One such cause of DNA damage is the accidental insertion of ribonucleotides (RNA) into the DNA molecule. These errant ribonucleotides can accumulate by the millions in a single cell and, as a new paper explains, are edited out in mice, for example, by a crucial enzyme.
The presence of ribonucleotides in DNA can also cause copying errors when the DNA is replicated, as part of the cell division process. And as with DNA damage, DNA replication also has an amazing error correction process. Amazingly, the copied DNA is checked for accuracy and corrected to dramatically reduce the error rate.
Not surprisingly DNA copying is more error prone when there is DNA damage. When such damage is detected the normal copying machines are paused and a special “sloppier copier” is ushered in to do the job. This backup copying machine is able to replicate a damaged section of DNA by not reading it so precisely. This means that there are more copying errors, but a copy with more errors is better than no copy at all.
In fact the cell division process involves various mechanisms that are, as the author of another new paper put it, “very complex.” For instance, in the more advanced eukaryotic cells the DNA is arranged in chromosomes. The chromosomes are replicated in the cell division process, and these chromosome pairs are attached in something like an “X” pattern. The two copies are later separated and destined for the respective daughter cells produced by the cell division.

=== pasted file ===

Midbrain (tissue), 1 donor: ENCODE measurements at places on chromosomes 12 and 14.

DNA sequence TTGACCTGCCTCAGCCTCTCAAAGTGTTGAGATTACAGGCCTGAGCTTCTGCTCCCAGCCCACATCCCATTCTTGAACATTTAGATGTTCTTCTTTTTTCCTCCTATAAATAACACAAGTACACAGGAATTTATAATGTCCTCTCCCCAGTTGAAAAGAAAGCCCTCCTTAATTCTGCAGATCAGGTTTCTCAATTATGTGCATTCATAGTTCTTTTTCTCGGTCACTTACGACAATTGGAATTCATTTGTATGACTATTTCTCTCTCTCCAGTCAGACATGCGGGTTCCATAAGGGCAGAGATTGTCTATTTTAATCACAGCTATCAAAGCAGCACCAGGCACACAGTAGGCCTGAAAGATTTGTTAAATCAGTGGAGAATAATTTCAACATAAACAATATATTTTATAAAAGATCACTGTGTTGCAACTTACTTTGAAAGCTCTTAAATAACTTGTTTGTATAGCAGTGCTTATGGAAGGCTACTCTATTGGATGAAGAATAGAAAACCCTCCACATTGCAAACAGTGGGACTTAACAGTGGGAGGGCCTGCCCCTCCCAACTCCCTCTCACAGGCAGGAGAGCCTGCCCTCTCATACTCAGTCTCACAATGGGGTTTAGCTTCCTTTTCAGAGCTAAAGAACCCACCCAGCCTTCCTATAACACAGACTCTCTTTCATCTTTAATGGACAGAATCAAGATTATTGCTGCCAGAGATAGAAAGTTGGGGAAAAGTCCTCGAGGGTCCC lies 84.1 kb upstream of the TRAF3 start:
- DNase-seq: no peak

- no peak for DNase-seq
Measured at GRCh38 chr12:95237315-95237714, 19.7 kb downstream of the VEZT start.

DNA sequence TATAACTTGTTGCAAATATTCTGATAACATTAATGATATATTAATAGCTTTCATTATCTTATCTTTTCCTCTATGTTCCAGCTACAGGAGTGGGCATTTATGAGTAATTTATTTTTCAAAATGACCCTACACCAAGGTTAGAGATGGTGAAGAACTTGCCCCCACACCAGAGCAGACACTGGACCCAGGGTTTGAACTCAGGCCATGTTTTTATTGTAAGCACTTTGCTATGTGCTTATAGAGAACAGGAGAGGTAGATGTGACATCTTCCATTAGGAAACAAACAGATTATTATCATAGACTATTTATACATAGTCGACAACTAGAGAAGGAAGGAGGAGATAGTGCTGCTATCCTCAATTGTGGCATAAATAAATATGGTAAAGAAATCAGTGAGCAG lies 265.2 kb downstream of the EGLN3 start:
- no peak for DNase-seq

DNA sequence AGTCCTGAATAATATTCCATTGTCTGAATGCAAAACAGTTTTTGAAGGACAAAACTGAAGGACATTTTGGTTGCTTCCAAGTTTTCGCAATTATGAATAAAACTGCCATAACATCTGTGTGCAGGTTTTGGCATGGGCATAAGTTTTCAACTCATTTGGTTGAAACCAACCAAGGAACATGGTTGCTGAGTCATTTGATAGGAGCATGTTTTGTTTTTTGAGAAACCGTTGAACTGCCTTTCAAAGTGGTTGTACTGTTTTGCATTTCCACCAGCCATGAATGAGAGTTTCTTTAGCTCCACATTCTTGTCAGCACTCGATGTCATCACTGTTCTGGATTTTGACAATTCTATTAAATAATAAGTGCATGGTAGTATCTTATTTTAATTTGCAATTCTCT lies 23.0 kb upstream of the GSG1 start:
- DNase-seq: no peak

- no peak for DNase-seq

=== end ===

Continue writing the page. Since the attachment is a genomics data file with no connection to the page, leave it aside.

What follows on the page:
This process too can incur many problems and again the cell has incredible error correction mechanisms to make things right. Here is how one report explained new findings on this process:
During cell division, the cell's DNA is consolidated into X-shaped chromosome pairs that align along the middle of the cell. Where the arms of the X cross, each chromosome has two kinetochores--protein complexes that facilitate microtubule attachment to the chromosome. As cell division progresses, these microtubules pull the right or left half of each chromosome towards the spindle poles to separate them to opposite ends of the cell.
Problems can frequently arise during this process. As a microtubule extends from a spindle pole, it may attach incorrectly to a kinetochore. When this happens, the cell needs a way to detect the mistake, detach the problematic microtubule, and reattach it correctly. If the issue is not addressed and cell division proceeds, the chromosomes typically fail to divide evenly, resulting in cells with the wrong number of chromosomes. This aberrant distribution of chromosomes can lead to cancer or premature cell death.
To correct attachment problems, cells rely on a system of phosphorylation -- the addition of a phosphate group to certain proteins -- to control whether or not microtubules stay bound to the kinetochore.
According to the Molecular Cell paper, the enzyme Aurora B resides within the inner kinetochore and adds phosphates to a key player in the kinetochore, called the KMN network, that attaches to the microtubule. […]
"This is a very sensitive system that allows the cell to dynamically respond to different attachment problems," says Julie Welburn, first author of the Molecular Cell paper and a postdoctoral researcher in the Cheeseman lab.